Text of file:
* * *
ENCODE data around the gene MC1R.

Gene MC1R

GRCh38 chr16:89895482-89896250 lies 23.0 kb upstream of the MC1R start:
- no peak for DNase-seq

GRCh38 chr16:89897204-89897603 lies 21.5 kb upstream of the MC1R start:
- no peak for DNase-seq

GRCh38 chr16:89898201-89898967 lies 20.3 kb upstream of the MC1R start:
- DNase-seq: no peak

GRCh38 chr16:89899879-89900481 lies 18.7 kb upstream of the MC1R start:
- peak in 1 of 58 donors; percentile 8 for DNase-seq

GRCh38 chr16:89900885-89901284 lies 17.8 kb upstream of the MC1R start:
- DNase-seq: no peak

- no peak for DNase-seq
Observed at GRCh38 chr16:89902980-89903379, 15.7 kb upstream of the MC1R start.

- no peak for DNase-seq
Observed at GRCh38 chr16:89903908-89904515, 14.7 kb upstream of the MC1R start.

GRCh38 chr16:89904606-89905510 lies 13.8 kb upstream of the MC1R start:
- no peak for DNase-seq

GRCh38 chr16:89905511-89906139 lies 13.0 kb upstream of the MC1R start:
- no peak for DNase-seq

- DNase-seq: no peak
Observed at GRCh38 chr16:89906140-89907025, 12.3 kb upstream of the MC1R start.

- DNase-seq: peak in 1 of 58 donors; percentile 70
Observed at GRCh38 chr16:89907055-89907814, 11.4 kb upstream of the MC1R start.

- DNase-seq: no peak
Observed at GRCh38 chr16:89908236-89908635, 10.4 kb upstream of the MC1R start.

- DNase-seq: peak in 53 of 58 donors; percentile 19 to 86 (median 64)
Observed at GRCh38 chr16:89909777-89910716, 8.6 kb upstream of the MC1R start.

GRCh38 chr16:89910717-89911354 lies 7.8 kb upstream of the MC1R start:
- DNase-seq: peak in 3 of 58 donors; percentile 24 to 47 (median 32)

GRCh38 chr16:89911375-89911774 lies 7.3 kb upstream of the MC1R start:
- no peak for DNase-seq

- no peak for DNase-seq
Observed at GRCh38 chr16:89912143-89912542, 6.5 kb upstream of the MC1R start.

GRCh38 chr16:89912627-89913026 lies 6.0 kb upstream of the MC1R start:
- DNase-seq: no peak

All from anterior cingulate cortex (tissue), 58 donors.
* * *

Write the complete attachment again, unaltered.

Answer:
ENCODE data around the gene MC1R.

Gene MC1R

GRCh38 chr16:89895482-89896250 lies 23.0 kb upstream of the MC1R start:
- no peak for DNase-seq

GRCh38 chr16:89897204-89897603 lies 21.5 kb upstream of the MC1R start:
- no peak for DNase-seq

GRCh38 chr16:89898201-89898967 lies 20.3 kb upstream of the MC1R start:
- DNase-seq: no peak

GRCh38 chr16:89899879-89900481 lies 18.7 kb upstream of the MC1R start:
- peak in 1 of 58 donors; percentile 8 for DNase-seq

GRCh38 chr16:89900885-89901284 lies 17.8 kb upstream of the MC1R start:
- DNase-seq: no peak

- no peak for DNase-seq
Observed at GRCh38 chr16:89902980-89903379, 15.7 kb upstream of the MC1R start.

- no peak for DNase-seq
Observed at GRCh38 chr16:89903908-89904515, 14.7 kb upstream of the MC1R start.

GRCh38 chr16:89904606-89905510 lies 13.8 kb upstream of the MC1R start:
- no peak for DNase-seq

GRCh38 chr16:89905511-89906139 lies 13.0 kb upstream of the MC1R start:
- no peak for DNase-seq

- DNase-seq: no peak
Observed at GRCh38 chr16:89906140-89907025, 12.3 kb upstream of the MC1R start.

- DNase-seq: peak in 1 of 58 donors; percentile 70
Observed at GRCh38 chr16:89907055-89907814, 11.4 kb upstream of the MC1R start.

- DNase-seq: no peak
Observed at GRCh38 chr16:89908236-89908635, 10.4 kb upstream of the MC1R start.

- DNase-seq: peak in 53 of 58 donors; percentile 19 to 86 (median 64)
Observed at GRCh38 chr16:89909777-89910716, 8.6 kb upstream of the MC1R start.

GRCh38 chr16:89910717-89911354 lies 7.8 kb upstream of the MC1R start:
- DNase-seq: peak in 3 of 58 donors; percentile 24 to 47 (median 32)

GRCh38 chr16:89911375-89911774 lies 7.3 kb upstream of the MC1R start:
- no peak for DNase-seq

- no peak for DNase-seq
Observed at GRCh38 chr16:89912143-89912542, 6.5 kb upstream of the MC1R start.

GRCh38 chr16:89912627-89913026 lies 6.0 kb upstream of the MC1R start:
- DNase-seq: no peak

All from anterior cingulate cortex (tissue), 58 donors.